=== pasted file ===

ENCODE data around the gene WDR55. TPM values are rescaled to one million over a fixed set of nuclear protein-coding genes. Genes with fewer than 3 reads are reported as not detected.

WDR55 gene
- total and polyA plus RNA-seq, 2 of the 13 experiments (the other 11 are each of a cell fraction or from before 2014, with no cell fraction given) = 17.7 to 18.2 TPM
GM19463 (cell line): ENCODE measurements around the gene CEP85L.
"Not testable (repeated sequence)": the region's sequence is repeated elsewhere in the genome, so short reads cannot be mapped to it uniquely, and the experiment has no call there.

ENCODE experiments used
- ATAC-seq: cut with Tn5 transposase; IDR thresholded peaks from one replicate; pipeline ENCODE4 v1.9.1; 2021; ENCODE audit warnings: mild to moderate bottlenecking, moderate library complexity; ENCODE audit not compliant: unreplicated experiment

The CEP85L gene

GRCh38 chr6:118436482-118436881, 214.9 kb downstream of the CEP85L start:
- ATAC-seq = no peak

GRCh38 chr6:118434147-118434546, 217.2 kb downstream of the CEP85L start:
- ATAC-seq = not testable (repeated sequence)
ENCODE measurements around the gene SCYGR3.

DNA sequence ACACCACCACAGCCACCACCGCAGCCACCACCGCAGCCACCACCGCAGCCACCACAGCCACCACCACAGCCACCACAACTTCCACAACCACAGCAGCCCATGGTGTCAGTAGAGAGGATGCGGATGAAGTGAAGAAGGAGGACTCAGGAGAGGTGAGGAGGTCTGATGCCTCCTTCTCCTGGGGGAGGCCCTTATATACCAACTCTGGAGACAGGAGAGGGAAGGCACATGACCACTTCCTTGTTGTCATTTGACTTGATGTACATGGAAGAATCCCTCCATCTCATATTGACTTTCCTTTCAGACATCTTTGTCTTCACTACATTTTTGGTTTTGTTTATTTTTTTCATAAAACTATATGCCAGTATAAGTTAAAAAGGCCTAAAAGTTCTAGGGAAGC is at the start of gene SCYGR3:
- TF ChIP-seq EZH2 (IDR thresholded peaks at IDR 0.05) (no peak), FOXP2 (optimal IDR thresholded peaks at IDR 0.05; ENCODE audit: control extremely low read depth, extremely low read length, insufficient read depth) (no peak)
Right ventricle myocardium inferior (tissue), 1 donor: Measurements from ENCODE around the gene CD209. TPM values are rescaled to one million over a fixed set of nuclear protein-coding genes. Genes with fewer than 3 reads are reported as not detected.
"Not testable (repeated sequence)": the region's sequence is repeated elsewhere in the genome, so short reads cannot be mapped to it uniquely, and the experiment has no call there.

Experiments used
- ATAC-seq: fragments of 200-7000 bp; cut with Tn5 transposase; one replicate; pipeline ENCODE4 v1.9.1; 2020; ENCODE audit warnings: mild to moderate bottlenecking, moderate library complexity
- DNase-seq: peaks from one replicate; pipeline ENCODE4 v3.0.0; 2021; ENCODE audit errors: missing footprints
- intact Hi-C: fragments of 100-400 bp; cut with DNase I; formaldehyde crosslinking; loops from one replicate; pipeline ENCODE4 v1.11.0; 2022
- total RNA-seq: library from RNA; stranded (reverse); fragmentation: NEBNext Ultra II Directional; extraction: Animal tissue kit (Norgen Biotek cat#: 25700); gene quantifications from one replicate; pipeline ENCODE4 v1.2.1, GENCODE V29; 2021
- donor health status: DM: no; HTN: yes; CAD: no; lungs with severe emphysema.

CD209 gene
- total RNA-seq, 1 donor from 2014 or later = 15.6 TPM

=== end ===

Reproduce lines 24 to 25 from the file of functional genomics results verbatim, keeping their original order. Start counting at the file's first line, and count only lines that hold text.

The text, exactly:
CD209 gene
- total RNA-seq, 1 donor from 2014 or later = 15.6 TPM